What do Lindbergh Sr.’s leftist politics tell us about his son’s character and courage?
Said the New York Times editorially of Charles August Lindbergh, Jr., on May 23, 1927: “This clear-headed, clean-lived, modest but daring son of America who… drew the peoples of many nations together in their concentration upon something of their common and supreme admiration” &mdash a sentence which expresses aptly the sentiments of some millions of Americans about their countryman.
Said the New York Times editorially of Charles August Lindbergh, Sr., on May 29, 1918, after commenting on the fact that Mr. Lindbergh, then Nonpartisan League candidate for Governor of Minnesota, had been refused a hall in Duluth for a political speech, and after quoting from his book “Why Is Your Country at War”: “Such is the gospel which Duluth refused to hear. Such is the platform of this candidate of the Nonpartisan League. More fortunate than many of the managers and orators of that concern, Mr. Lindbergh, so far as we know, is not under indictment for sedition”!
It is not entirely fair to the Times, perhaps, so to quote chapter and verse against it in its treatment of the Lindbergh family. It was not the only paper which found the utterances of Lindbergh, Senior, seditious, “Bolshevik,” pacifist, unpatriotic. But in both cases it was voicing the opinion of the majority, it was accepting the current hurrah as gospel. And the Lindberghs, both father and son, have distinguished themselves by refusing to do just this thing: the father would not be stampeded by the patriots into blind acceptance of the war, the son would not permit himself to be swept off his feet by temptations of money, movie fame, vaudeville popularity, or the opportunity of being a nine-days’ wonder in the tabloid press.
Lindbergh, flying without stir or stop across the 3,000-mile gray plain of the Atlantic &mdash that achievement lifts us all on sure wings, we all take part through type and story in his victory, and in a measure we can even understand how with cool head and perfect mechanical sensitiveness this boy arrived beyond the door of miracle.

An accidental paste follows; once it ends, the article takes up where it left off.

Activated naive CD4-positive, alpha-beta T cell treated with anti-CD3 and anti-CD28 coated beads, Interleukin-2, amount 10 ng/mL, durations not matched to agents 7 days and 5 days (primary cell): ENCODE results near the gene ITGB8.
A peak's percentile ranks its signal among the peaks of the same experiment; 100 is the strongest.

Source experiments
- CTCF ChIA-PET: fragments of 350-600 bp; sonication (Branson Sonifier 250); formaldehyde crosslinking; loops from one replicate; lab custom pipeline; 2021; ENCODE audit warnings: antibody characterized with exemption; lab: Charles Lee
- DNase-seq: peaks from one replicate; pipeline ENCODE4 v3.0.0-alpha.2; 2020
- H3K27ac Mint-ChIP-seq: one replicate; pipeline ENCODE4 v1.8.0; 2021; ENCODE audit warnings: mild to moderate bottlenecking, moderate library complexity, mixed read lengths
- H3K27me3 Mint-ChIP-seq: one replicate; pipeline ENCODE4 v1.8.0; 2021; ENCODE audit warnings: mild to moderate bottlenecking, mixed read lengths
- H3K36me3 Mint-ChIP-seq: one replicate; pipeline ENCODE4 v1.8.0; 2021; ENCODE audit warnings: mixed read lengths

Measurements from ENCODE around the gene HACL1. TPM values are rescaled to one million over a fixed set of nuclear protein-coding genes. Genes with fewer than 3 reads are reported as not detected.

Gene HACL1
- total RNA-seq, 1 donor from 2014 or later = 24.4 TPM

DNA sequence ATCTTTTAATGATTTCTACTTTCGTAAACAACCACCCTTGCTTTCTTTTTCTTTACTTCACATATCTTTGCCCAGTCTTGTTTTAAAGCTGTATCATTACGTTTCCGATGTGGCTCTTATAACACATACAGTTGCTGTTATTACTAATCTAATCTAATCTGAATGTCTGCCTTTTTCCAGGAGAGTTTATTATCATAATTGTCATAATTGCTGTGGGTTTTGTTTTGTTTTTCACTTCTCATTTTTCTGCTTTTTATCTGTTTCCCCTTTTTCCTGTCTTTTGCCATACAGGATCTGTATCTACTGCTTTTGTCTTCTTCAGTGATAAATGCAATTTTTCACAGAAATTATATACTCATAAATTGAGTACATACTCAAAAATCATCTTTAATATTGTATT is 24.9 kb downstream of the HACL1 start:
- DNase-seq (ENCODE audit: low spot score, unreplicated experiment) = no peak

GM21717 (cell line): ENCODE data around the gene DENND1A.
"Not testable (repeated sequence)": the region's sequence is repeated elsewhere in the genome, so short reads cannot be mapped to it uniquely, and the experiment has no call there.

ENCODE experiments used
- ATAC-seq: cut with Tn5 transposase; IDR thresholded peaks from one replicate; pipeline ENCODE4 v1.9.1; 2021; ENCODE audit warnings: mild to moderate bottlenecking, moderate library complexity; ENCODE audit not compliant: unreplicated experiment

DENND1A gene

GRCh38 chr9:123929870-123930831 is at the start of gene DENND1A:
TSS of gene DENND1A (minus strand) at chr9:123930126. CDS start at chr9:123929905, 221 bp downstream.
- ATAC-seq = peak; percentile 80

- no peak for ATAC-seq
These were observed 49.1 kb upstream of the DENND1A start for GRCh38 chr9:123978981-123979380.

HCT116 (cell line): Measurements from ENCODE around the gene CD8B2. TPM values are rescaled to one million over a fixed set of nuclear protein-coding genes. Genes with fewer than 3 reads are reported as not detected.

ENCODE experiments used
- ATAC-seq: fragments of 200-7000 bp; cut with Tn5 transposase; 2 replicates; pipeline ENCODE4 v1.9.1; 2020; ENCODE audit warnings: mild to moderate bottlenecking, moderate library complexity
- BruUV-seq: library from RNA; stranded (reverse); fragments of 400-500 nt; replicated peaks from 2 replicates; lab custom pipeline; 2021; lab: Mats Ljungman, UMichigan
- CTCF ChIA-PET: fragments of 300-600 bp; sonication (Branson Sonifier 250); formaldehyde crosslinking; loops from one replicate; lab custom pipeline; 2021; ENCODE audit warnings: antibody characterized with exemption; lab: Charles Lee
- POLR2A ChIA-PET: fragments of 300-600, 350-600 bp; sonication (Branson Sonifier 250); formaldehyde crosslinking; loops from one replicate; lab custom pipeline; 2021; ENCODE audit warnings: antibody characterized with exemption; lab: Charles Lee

The post-phenomena of flight have been harder to understand. How a boy of twenty-five, flying into the uproar of applause and idolatry, kept his head, remained simply an aviator, turned down offers of millions for cheap exploitation seemed a more superhuman victory &mdash until one recalled the “Junior” trailing his name like an heraldic banner. It is from his father that young Charles August got his ballast of decisiveness, courage, untouchable naturalness.
In the New York Public Library are two slender volumes, well-read to judge by the thumbmarks, which tell a part of the story of the Lindbergh character.
“Why Is Your Country at War and What Happens to You After the War, and Related Subjects” is the cumbersome title of the father’s volume, published in 1917. When the levees of peace gave way and the World War rushed over the United States, Lindbergh was a Republican member of Congress from Minnesota. He had been in Congress since 1907, with a clear and courageous record all through those ten years, consistently on the side of the Farmer-Labor group, consistently against what he termed the Money Trust and the war-for-profit group.